Two young women are freaking out on Instagram. One comments on a photo, “I THOUGHT SHE CUT HER HAIR FOR 1 SEC & I WAS GONNA CRY.” The other replies “SAME.” The “she” here is Savannah Montano, and if you don’t know who she is yet, her 1 million followers would be happy to fill you.
Montano is 19-year-old fashionista who shares frequent glimpses into her beautiful life in south Florida—photos of her favorite outfits and portraits of her and her boyfriend, many of which look more like Calvin Klein perfume ads than two teens running around town. Montano started building a name for herself on Tumblr about four years ago, but it was her rise on Instagram—in concert with the app’s near ubiquity in teen culture—that showed her she could really make a living out of it.
“People really like seeing who people truly who are. They really don’t like the fake, and putting on a front for social media,” Montano told the Daily Dot via Skype. “I think that’s what people really liked about me—that I was really truthful to who I was. They liked seeing what my day-to-day life was like in the pictures that I would post.”
Her path to success hasn’t been without its setbacks. She got a peek into the Web’s dark side when her Instagram got hacked two and half years ago. Her email was also compromised, which made it impossible for her to reset her password. At the time, Montano had approximately 600,000 followers, and she says that after multiple attempts to get in touch with Instagram, she was forced to delete her account and start anew.
For someone so young and just starting to develop a personal brand, that disruption could have been the end of it, but with 1.1 million followers currently, the hack was a blip on the rising star’s radar.
In January of this year, Montano—with the help of her father, Dr. Robert Montano—launched her e-commerce site, Disruptive Youth. The elder Montano serves as CEO while Savannah is the co-founder and creative director. “Everyone on social media would always ask me ‘Where do you get your clothes?’ ‘What’s your style?’ And I never really had a direct answer, because I buy my clothes everywhere,” she says. “So I figured it would be great to create somewhere to put all the styles that I wear into one area.”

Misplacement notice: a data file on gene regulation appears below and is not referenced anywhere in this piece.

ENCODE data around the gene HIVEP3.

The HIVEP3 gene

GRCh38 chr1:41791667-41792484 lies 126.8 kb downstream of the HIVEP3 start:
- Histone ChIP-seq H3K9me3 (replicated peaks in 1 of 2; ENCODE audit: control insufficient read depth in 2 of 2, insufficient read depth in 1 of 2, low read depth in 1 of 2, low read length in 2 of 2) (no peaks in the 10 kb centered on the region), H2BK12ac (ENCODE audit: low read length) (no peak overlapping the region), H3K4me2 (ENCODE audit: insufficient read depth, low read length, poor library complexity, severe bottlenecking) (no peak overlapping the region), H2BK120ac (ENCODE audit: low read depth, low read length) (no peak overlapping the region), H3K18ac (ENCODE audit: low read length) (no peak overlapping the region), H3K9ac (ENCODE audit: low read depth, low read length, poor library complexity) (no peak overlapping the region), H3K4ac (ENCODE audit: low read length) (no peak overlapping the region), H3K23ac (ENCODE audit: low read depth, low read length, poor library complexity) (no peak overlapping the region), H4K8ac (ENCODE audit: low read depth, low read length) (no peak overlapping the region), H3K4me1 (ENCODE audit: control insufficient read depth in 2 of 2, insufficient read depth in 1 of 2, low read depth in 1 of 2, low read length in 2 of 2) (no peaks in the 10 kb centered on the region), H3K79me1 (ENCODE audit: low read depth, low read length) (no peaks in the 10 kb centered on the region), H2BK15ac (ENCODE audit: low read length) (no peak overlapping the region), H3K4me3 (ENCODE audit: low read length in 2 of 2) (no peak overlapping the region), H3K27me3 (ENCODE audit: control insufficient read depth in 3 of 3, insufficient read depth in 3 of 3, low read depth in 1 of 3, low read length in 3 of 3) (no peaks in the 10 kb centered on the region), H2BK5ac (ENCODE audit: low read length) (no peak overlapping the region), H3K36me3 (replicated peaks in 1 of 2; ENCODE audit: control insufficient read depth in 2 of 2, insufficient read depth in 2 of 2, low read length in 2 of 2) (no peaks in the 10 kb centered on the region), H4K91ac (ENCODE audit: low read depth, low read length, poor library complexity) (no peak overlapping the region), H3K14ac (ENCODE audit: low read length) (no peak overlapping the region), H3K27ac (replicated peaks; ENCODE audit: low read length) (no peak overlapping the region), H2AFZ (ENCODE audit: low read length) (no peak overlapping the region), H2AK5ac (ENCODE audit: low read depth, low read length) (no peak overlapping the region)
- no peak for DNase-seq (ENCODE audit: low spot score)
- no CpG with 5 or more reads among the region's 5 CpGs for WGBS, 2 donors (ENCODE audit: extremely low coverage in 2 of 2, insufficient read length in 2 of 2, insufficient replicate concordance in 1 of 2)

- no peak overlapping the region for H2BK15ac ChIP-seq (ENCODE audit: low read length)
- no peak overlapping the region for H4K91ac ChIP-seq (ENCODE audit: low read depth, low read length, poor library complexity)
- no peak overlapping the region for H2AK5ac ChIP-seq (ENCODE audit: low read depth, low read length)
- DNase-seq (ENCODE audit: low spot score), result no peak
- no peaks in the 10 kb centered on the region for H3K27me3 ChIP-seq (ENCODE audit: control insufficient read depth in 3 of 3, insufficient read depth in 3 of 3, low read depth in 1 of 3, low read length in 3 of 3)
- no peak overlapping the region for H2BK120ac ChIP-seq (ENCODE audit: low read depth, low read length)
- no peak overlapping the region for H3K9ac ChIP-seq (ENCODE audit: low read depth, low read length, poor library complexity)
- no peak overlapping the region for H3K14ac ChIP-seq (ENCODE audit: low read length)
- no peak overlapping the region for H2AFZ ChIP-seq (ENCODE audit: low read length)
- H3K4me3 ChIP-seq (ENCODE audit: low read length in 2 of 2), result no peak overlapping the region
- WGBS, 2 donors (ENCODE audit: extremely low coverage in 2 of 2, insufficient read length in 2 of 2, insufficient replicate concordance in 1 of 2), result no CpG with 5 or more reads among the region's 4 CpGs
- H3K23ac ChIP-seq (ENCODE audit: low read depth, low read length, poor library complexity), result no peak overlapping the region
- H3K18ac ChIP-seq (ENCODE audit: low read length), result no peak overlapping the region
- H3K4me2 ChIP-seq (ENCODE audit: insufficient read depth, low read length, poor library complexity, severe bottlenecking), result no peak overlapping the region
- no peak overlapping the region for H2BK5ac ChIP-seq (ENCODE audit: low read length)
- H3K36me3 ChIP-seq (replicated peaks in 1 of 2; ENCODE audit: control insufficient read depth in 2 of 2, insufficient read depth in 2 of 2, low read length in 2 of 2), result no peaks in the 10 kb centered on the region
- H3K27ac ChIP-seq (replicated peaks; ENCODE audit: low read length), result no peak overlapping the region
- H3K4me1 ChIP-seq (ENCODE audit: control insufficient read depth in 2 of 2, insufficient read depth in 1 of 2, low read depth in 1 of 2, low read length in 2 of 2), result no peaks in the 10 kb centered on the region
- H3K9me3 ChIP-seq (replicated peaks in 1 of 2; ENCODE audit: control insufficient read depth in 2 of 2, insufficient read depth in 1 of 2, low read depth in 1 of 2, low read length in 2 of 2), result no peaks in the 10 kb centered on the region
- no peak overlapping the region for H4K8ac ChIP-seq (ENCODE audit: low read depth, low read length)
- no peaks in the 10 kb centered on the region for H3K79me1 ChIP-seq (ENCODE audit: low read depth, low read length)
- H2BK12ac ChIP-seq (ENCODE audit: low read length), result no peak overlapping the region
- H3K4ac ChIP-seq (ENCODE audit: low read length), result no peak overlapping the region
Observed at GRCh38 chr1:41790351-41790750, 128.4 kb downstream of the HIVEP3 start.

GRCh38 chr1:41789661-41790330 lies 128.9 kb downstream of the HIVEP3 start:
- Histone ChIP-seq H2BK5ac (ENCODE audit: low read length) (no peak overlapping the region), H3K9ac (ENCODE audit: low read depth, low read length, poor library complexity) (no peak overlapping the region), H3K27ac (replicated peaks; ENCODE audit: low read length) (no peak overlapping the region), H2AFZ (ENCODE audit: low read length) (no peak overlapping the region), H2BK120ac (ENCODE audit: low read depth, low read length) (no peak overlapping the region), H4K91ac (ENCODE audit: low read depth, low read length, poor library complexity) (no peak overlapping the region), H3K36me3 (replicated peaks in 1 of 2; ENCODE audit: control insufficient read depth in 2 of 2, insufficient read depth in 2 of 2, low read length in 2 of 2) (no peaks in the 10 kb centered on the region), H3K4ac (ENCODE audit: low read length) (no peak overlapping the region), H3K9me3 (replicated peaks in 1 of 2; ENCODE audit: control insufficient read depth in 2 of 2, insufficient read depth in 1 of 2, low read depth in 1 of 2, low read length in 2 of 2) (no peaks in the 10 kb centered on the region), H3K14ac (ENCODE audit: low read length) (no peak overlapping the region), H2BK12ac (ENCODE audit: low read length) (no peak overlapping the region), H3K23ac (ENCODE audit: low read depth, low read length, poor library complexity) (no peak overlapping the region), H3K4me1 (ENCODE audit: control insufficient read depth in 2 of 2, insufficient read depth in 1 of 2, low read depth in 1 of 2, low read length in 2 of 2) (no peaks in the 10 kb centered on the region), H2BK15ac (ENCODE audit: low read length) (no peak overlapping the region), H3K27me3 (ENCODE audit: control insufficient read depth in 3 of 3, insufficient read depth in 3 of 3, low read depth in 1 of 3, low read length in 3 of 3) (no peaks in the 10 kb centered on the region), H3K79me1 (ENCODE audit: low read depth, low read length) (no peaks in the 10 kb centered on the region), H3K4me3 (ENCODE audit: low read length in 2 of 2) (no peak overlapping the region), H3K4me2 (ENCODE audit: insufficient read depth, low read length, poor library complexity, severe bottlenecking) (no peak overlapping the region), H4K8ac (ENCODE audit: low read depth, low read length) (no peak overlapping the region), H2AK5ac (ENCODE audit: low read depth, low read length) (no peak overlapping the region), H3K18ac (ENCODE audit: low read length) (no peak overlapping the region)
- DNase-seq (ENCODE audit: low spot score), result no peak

In conversation, Montano seems humble and gracious. Despite all the attitude she gives the camera when rocking a bikini, her smile during our Skype conversation conveys a genuine appreciation for this wonderful life she’s built for herself, off- and online.
“‘Disruptive’ is creating your own path, and not following along with the crowd, not doing what everybody else is doing and following something that’s true to your heart,” Montano says of her company’s name, “And ‘youth’ is because I’m a millennial.”
A warehouse in Delray Beach—filled with crop tops, cut-off jean shorts, flirty dresses, and barely there activewear—serves as company headquarters, where Montano and her team of seven spend a majority of their time. Montano buys items wholesale, and then sells them on her site with a general price point between $30 and $60. She’s in talks with U.S. manufacturers to create her own line.
On her personal Instagram, her boyfriend, Jessey Stevens, a model signed with Next Models, serves as the chief photographer and helps Montano share her life with her fans. “I really trust his eye. He’s a great editor.” The two met via Twitter in 2014 while on a trip to New York. It turned out they were both south Floridians, and when they got back home, the chance encounter lead to romance—and a beautiful creative collaboration.
Despite her popularity—or perhaps because of it—Montano says she still gets negative comments on her social platforms, and relies on her strong sense of self to ignore the haters. “I think it’s really important to have your own happiness and self-confidence, aside from what people have to say about you.”
She’s seen how other teen Internet stars struggle with being in the spotlight, like the recent case of Essena O’Neill, an 18-year-old Australian model who released an emotional video detailing the artificial aspects of her seemingly perfect life.
“I think it was unfair of [O’Neill] to group everyone on social media together, and say that everyone is fake, and that everyone is doing it to just make money and promote brands they don’t even like,” Montano says, “because I think social media is wonderful. It’s not all staged and fake.”
Montano says she rarely promotes products, and if she does, you can bet it’s something she actually likes. When your fans implicitly trust your taste, it’s easier to turn down lame endorsement deals.
So what’s next for Montano? In addition to starting her own line, Disruptive Youth is planning on expanding internationally. Top of the list: Brazil. “I have a lot of fans in Brazil who are dying for me to ship there,” Montano says. Just a typical day for a teenage Instagram star.
Illustration by Tiffany Pai